This chapter of the study will present an in-depth review of relevant literature, centered on the questions identified in Chapter 1, above. Specifically, this chapter will include theories of stress and burnout, stress among correctional officers, effects of stress on correctional officers, job satisfaction and turnover among correctional officers, and summary of the chapter.
Job related stress has been associated with a vast array of physical diseases and psychological disorders and has been identified as one of the most debilitating sources of personal and professional dissatisfaction (Ivancevich, 1998). Ivancevich (1998) says that research studies point out that the person-environment fit is an essential indicator of whether or not a particular worker will experience unacceptably high levels of stress. An individual who is not comfortable with his or her work environment is in what psychologists refer to as a state of disequilibrium. The individual worker's skills, abilities, and goals do not fit with the environment. Lack of fit between the worker and the environment can have results on several levels: subjective (feeling fatigued), behavioral (accident proneness),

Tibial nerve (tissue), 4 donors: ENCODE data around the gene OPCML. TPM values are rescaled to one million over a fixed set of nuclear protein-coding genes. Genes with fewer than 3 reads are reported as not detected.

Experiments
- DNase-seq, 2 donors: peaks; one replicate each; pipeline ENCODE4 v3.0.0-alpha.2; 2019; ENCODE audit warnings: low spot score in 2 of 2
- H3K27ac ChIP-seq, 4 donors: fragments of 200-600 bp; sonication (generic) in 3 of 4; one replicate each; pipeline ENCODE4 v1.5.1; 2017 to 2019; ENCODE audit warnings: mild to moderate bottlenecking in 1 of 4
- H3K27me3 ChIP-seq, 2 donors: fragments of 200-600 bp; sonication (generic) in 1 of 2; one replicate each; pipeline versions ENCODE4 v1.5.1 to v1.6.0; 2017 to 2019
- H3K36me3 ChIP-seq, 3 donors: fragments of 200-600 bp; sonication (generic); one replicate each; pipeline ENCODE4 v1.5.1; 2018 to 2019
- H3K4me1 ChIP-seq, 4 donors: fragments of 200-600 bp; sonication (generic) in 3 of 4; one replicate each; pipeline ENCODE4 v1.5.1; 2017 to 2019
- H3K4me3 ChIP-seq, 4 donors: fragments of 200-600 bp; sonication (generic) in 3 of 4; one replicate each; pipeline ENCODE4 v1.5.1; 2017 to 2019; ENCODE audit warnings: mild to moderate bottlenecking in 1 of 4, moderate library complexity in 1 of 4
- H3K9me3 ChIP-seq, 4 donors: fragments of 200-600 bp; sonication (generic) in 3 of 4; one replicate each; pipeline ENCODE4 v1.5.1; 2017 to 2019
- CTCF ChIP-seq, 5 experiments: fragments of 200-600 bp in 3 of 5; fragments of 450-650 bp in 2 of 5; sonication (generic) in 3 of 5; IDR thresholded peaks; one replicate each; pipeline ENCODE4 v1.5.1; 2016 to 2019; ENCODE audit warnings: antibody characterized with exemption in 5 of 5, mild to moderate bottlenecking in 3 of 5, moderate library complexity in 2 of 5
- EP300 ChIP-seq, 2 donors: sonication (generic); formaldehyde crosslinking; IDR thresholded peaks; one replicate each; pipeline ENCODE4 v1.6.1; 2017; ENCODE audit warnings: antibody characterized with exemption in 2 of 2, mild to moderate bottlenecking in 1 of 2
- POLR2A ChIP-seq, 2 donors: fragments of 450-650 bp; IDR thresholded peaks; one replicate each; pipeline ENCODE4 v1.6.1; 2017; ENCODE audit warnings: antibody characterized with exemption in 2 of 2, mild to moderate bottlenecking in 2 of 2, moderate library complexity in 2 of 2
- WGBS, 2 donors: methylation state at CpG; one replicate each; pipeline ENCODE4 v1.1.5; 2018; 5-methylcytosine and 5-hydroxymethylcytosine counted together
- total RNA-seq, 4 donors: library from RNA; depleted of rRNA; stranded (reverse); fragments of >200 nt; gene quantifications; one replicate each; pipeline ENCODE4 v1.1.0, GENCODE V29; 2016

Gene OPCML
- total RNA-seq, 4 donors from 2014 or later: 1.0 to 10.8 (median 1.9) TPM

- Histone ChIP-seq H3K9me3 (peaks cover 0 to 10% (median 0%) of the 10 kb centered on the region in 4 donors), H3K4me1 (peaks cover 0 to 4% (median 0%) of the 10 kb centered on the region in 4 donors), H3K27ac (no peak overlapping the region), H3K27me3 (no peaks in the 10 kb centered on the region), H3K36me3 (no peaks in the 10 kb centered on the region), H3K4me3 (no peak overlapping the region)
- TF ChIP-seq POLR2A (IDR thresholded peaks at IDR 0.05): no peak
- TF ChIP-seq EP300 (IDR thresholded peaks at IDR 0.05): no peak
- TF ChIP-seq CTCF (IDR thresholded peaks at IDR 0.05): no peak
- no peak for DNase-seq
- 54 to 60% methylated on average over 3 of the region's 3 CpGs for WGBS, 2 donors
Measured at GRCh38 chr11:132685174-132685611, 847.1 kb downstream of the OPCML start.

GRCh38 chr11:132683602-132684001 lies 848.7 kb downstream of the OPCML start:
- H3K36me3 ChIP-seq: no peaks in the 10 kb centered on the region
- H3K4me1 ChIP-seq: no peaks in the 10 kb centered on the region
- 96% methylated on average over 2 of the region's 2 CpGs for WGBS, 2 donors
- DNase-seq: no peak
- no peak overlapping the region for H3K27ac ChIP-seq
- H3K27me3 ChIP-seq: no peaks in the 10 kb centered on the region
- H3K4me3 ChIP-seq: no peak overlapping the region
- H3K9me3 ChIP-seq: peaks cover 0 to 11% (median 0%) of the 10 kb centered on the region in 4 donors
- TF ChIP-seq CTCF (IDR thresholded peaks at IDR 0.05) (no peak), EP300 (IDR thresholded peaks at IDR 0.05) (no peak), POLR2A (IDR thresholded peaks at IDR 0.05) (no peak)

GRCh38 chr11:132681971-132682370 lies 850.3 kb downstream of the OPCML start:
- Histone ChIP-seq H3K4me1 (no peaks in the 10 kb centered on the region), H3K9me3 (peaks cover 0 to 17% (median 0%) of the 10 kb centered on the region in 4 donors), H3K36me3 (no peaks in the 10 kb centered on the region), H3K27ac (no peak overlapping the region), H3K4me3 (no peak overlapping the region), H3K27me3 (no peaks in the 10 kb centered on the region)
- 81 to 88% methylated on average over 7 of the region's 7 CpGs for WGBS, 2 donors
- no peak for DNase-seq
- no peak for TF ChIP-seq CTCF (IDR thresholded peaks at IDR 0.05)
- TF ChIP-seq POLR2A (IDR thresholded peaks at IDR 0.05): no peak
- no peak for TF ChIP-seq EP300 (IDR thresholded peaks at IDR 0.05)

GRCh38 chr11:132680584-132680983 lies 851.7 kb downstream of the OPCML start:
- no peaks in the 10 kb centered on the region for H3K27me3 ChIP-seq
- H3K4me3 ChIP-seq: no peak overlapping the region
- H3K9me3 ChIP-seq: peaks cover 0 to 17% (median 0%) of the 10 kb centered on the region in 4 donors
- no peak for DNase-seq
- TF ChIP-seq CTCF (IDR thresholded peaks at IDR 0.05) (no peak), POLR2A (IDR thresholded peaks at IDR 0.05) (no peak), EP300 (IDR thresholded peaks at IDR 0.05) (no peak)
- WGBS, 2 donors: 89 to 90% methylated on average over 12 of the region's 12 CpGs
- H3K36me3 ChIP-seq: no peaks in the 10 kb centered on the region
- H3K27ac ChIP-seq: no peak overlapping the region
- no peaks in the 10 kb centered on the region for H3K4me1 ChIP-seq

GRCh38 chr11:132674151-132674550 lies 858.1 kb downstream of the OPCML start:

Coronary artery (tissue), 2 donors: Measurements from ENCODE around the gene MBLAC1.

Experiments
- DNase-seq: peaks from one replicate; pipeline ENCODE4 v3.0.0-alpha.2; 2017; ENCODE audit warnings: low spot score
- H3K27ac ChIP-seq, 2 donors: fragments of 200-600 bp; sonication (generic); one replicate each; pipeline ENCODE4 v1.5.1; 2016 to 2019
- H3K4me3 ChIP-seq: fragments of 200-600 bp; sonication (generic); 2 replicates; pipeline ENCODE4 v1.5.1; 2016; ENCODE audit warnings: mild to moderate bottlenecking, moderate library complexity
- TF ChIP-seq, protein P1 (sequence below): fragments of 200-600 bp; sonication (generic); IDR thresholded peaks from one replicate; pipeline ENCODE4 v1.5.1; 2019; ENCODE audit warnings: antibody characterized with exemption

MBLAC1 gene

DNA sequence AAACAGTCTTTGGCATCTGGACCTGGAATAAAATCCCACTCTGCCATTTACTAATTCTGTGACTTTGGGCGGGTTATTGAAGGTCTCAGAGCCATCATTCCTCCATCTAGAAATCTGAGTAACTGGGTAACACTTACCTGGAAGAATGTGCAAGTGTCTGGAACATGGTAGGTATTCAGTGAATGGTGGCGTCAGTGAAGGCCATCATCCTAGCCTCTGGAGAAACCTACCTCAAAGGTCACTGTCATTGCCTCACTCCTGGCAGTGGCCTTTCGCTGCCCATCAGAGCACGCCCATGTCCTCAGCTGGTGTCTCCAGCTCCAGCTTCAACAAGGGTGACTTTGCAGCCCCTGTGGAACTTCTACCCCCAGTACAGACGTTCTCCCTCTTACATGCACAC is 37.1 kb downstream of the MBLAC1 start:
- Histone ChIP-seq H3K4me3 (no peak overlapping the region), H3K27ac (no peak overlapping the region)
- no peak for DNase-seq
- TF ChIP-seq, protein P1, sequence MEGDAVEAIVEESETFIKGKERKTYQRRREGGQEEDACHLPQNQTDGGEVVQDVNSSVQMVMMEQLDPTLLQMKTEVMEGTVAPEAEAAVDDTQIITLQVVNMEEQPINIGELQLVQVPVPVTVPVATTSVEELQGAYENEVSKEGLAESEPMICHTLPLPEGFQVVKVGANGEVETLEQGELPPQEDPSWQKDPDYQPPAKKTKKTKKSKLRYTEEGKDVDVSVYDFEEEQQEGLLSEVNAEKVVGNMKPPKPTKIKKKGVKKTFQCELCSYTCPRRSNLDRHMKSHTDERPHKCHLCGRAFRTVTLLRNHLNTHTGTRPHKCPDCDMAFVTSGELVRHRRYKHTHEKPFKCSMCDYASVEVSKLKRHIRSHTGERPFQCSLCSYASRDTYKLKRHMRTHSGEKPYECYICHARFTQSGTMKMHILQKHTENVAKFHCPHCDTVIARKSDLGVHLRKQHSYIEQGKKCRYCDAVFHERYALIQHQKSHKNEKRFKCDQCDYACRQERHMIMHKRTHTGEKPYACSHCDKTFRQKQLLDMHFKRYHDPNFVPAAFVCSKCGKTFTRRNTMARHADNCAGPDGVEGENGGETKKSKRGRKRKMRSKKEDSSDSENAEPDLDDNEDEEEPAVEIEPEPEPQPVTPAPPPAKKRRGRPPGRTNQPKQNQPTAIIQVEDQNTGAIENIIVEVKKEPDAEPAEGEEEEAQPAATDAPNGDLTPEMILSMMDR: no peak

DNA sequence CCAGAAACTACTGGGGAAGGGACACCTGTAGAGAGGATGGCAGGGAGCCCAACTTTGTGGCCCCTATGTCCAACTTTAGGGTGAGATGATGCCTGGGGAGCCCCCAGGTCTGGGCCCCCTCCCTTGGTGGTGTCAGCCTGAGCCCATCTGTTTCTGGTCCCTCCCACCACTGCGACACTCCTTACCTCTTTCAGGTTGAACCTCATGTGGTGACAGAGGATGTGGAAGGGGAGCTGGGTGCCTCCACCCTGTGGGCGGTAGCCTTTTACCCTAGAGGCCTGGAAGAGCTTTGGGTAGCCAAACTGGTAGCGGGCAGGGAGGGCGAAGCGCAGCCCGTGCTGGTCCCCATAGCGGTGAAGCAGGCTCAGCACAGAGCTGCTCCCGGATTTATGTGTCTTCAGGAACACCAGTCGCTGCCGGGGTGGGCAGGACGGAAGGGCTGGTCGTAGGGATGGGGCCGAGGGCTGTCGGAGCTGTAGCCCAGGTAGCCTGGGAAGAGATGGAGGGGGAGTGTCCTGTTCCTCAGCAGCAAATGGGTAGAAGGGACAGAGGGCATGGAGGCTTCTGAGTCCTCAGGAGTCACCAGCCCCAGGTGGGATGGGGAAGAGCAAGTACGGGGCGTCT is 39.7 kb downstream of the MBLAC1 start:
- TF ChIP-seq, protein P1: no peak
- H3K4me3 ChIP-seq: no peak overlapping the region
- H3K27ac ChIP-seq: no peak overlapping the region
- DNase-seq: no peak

cognitive (a mental block), physiological (elevated blood pressure), and organizational (higher absence and/or turnover rates) (Workplace stress, 1991).
Research indicates that these levels of stress caused by disequilibrium or lack of fit are costly. The costs to an organization are found in premature deaths of employees, higher rates of accidents, performance inefficiencies, increased disability payments, higher rates of turnover and absenteeism, and low levels of job satisfaction (Workplace stress, 1991). Among the variables that contribute to stress on the job are workload and role conflict. Workload can relate to the quantity of work or the quality of the activity to be completed. Both underload and ov...